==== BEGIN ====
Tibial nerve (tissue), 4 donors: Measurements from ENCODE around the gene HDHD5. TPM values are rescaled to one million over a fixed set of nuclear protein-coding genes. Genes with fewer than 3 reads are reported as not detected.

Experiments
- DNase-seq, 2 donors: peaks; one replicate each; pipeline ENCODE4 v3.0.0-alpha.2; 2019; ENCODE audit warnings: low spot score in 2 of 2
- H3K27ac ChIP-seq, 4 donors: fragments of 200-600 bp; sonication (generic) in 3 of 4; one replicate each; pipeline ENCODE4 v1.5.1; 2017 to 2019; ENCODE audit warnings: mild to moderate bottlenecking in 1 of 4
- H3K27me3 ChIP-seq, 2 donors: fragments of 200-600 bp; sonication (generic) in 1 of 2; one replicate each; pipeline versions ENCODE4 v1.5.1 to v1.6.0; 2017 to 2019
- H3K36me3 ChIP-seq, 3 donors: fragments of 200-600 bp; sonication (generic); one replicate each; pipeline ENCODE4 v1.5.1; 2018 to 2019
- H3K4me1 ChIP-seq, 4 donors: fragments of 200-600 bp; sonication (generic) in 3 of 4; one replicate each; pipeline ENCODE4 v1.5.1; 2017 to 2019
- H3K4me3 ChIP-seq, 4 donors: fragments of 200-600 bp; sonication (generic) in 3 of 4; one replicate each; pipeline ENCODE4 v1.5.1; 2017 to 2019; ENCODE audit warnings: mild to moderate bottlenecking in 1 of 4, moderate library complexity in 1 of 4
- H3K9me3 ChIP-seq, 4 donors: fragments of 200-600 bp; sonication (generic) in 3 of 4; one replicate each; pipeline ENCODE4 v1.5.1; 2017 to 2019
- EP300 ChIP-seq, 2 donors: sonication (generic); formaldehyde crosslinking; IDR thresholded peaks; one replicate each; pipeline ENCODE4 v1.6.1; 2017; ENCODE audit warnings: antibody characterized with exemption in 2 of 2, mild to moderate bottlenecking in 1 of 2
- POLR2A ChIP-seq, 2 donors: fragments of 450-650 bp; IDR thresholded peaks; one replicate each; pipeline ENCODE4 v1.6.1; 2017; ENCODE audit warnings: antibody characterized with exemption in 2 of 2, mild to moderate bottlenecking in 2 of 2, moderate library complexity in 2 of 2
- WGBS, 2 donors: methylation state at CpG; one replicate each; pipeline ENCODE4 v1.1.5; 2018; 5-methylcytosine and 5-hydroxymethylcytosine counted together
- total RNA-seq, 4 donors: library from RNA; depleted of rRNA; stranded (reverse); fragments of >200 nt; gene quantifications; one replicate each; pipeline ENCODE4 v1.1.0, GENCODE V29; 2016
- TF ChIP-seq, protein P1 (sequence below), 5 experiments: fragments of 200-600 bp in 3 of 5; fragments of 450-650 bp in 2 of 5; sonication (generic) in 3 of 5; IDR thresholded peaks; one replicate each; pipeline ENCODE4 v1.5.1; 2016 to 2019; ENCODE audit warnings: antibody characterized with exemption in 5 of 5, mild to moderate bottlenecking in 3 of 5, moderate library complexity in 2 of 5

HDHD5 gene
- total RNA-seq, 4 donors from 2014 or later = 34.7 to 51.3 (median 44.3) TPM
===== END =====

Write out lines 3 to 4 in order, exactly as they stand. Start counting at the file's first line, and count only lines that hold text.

- DNase-seq, 2 donors: peaks; one replicate each; pipeline ENCODE4 v3.0.0-alpha.2; 2019; ENCODE audit warnings: low spot score in 2 of 2
- H3K27ac ChIP-seq, 4 donors: fragments of 200-600 bp; sonication (generic) in 3 of 4; one replicate each; pipeline ENCODE4 v1.5.1; 2017 to 2019; ENCODE audit warnings: mild to moderate bottlenecking in 1 of 4